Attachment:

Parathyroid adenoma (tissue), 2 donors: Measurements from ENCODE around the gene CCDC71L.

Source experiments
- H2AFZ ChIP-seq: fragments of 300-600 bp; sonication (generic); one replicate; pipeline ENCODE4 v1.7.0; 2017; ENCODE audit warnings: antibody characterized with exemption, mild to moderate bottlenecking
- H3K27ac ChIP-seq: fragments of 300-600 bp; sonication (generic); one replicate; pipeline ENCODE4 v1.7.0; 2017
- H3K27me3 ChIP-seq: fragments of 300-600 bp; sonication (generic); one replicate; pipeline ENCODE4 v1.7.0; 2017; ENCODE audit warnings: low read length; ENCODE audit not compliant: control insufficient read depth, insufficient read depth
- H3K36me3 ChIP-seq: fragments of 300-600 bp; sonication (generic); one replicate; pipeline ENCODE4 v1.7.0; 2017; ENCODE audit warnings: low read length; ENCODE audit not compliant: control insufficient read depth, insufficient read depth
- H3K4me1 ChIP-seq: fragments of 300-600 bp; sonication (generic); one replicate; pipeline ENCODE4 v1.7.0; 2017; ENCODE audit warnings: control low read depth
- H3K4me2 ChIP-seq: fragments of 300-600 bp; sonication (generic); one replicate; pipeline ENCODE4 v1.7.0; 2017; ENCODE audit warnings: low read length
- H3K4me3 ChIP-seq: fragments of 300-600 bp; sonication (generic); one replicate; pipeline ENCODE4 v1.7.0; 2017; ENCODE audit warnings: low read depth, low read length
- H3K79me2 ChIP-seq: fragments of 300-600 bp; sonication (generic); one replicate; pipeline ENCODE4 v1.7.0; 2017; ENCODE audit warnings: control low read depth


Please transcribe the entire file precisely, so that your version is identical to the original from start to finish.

Parathyroid adenoma (tissue), 2 donors: Measurements from ENCODE around the gene CCDC71L.

Source experiments
- H2AFZ ChIP-seq: fragments of 300-600 bp; sonication (generic); one replicate; pipeline ENCODE4 v1.7.0; 2017; ENCODE audit warnings: antibody characterized with exemption, mild to moderate bottlenecking
- H3K27ac ChIP-seq: fragments of 300-600 bp; sonication (generic); one replicate; pipeline ENCODE4 v1.7.0; 2017
- H3K27me3 ChIP-seq: fragments of 300-600 bp; sonication (generic); one replicate; pipeline ENCODE4 v1.7.0; 2017; ENCODE audit warnings: low read length; ENCODE audit not compliant: control insufficient read depth, insufficient read depth
- H3K36me3 ChIP-seq: fragments of 300-600 bp; sonication (generic); one replicate; pipeline ENCODE4 v1.7.0; 2017; ENCODE audit warnings: low read length; ENCODE audit not compliant: control insufficient read depth, insufficient read depth
- H3K4me1 ChIP-seq: fragments of 300-600 bp; sonication (generic); one replicate; pipeline ENCODE4 v1.7.0; 2017; ENCODE audit warnings: control low read depth
- H3K4me2 ChIP-seq: fragments of 300-600 bp; sonication (generic); one replicate; pipeline ENCODE4 v1.7.0; 2017; ENCODE audit warnings: low read length
- H3K4me3 ChIP-seq: fragments of 300-600 bp; sonication (generic); one replicate; pipeline ENCODE4 v1.7.0; 2017; ENCODE audit warnings: low read depth, low read length
- H3K79me2 ChIP-seq: fragments of 300-600 bp; sonication (generic); one replicate; pipeline ENCODE4 v1.7.0; 2017; ENCODE audit warnings: control low read depth